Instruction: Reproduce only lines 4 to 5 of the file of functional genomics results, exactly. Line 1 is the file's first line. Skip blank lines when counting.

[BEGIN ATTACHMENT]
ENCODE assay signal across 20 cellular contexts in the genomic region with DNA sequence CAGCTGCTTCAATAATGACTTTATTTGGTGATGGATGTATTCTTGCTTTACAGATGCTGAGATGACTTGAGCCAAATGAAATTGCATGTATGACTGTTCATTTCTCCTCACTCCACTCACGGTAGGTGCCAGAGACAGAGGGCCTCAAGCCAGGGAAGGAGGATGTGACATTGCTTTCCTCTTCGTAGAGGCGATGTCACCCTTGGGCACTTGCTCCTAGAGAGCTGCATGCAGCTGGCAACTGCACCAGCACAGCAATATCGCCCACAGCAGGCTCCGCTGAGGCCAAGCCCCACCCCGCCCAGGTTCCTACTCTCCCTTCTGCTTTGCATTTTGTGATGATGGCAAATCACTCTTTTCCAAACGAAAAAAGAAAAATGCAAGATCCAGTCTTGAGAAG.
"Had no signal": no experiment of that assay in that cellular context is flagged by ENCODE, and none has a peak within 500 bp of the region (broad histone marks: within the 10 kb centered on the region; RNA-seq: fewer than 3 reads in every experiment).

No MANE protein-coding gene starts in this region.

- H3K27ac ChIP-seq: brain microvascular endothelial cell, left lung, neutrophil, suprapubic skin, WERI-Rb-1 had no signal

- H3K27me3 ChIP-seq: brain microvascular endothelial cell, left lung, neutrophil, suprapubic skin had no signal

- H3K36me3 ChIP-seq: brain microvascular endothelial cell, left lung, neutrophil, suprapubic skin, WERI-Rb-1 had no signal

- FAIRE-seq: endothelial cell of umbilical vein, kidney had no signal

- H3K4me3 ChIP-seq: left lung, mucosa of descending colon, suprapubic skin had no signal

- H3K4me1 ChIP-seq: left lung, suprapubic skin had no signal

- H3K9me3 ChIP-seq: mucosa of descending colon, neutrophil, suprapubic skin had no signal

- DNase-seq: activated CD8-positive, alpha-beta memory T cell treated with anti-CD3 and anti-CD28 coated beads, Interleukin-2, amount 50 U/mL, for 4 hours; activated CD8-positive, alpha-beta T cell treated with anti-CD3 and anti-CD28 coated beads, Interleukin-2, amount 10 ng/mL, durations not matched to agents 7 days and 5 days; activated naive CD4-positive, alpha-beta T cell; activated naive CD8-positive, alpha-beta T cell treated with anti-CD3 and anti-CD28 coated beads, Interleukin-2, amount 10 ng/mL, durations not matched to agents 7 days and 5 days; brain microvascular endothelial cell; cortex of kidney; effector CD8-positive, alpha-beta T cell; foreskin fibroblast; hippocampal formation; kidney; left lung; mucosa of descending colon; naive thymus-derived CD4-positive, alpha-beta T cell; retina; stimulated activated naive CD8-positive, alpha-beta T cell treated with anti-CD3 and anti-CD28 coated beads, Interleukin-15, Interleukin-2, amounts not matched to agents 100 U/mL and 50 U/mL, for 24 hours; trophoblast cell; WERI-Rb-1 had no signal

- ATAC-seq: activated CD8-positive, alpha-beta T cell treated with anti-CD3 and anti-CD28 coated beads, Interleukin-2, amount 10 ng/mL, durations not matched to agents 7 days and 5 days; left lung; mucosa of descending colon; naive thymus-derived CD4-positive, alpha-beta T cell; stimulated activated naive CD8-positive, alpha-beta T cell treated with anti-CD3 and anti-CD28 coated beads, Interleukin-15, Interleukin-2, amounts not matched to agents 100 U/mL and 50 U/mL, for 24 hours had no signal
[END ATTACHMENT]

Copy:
- H3K27ac ChIP-seq: brain microvascular endothelial cell, left lung, neutrophil, suprapubic skin, WERI-Rb-1 had no signal

- H3K27me3 ChIP-seq: brain microvascular endothelial cell, left lung, neutrophil, suprapubic skin had no signal